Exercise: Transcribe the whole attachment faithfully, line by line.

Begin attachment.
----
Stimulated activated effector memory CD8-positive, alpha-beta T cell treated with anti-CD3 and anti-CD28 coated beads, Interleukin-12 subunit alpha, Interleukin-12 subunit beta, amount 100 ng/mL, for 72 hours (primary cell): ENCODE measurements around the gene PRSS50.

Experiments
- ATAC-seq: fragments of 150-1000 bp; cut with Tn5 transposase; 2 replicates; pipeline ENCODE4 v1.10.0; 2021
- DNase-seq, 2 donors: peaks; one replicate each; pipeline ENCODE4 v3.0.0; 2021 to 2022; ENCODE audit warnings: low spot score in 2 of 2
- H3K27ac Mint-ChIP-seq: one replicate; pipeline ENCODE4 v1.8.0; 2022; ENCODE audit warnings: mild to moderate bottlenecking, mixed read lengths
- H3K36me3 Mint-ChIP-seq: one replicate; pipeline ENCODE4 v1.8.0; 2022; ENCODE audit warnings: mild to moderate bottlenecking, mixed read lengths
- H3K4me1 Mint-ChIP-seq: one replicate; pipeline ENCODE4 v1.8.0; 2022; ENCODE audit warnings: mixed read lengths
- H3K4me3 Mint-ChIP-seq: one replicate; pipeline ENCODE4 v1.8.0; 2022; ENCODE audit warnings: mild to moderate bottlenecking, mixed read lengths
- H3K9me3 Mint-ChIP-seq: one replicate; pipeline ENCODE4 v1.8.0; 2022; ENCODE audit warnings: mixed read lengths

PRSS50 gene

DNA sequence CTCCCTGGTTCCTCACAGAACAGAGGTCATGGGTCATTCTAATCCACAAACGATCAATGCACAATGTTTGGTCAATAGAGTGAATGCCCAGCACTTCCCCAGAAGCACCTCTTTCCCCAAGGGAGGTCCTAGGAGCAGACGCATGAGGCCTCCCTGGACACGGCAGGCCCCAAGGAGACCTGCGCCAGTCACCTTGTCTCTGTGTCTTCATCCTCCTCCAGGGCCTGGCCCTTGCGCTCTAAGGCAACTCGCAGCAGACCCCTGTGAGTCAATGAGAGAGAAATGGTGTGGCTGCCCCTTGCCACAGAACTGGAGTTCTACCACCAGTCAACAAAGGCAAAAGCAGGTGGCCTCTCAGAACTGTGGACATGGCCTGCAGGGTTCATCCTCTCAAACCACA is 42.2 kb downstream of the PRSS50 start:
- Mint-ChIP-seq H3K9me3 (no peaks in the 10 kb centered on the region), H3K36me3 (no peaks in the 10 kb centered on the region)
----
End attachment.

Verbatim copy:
Stimulated activated effector memory CD8-positive, alpha-beta T cell treated with anti-CD3 and anti-CD28 coated beads, Interleukin-12 subunit alpha, Interleukin-12 subunit beta, amount 100 ng/mL, for 72 hours (primary cell): ENCODE measurements around the gene PRSS50.

Experiments
- ATAC-seq: fragments of 150-1000 bp; cut with Tn5 transposase; 2 replicates; pipeline ENCODE4 v1.10.0; 2021
- DNase-seq, 2 donors: peaks; one replicate each; pipeline ENCODE4 v3.0.0; 2021 to 2022; ENCODE audit warnings: low spot score in 2 of 2
- H3K27ac Mint-ChIP-seq: one replicate; pipeline ENCODE4 v1.8.0; 2022; ENCODE audit warnings: mild to moderate bottlenecking, mixed read lengths
- H3K36me3 Mint-ChIP-seq: one replicate; pipeline ENCODE4 v1.8.0; 2022; ENCODE audit warnings: mild to moderate bottlenecking, mixed read lengths
- H3K4me1 Mint-ChIP-seq: one replicate; pipeline ENCODE4 v1.8.0; 2022; ENCODE audit warnings: mixed read lengths
- H3K4me3 Mint-ChIP-seq: one replicate; pipeline ENCODE4 v1.8.0; 2022; ENCODE audit warnings: mild to moderate bottlenecking, mixed read lengths
- H3K9me3 Mint-ChIP-seq: one replicate; pipeline ENCODE4 v1.8.0; 2022; ENCODE audit warnings: mixed read lengths

PRSS50 gene

DNA sequence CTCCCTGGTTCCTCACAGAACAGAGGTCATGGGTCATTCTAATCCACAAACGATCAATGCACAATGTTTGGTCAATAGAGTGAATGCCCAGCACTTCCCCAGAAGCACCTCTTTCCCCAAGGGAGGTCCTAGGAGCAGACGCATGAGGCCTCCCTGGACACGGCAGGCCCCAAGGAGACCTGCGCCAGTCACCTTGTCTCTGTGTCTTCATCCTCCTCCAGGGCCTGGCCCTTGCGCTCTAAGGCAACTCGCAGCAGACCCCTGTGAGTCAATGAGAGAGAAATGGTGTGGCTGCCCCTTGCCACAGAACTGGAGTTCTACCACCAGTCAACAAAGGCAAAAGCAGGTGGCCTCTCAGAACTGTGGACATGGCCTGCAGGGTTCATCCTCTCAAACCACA is 42.2 kb downstream of the PRSS50 start:
- Mint-ChIP-seq H3K9me3 (no peaks in the 10 kb centered on the region), H3K36me3 (no peaks in the 10 kb centered on the region)